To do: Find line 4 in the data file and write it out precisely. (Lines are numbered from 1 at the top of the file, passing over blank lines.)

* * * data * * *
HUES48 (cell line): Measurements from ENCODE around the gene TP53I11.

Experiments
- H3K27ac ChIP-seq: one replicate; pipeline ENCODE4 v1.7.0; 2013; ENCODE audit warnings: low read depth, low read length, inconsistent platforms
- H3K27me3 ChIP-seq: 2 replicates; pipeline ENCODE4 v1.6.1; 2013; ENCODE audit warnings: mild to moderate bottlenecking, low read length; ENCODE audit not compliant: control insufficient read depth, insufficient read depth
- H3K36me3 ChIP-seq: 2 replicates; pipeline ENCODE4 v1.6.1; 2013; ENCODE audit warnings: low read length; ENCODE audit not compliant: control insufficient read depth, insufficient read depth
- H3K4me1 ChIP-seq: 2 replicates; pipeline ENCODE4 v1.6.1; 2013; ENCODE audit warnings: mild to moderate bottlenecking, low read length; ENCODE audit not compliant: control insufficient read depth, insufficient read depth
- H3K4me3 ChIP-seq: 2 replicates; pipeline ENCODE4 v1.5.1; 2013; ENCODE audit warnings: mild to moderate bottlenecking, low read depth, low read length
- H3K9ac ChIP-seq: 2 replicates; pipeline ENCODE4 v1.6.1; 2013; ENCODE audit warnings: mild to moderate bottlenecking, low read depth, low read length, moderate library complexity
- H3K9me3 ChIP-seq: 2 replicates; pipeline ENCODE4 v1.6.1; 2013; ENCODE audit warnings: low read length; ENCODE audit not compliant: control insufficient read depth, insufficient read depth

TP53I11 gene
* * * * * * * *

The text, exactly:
- H3K27me3 ChIP-seq: 2 replicates; pipeline ENCODE4 v1.6.1; 2013; ENCODE audit warnings: mild to moderate bottlenecking, low read length; ENCODE audit not compliant: control insufficient read depth, insufficient read depth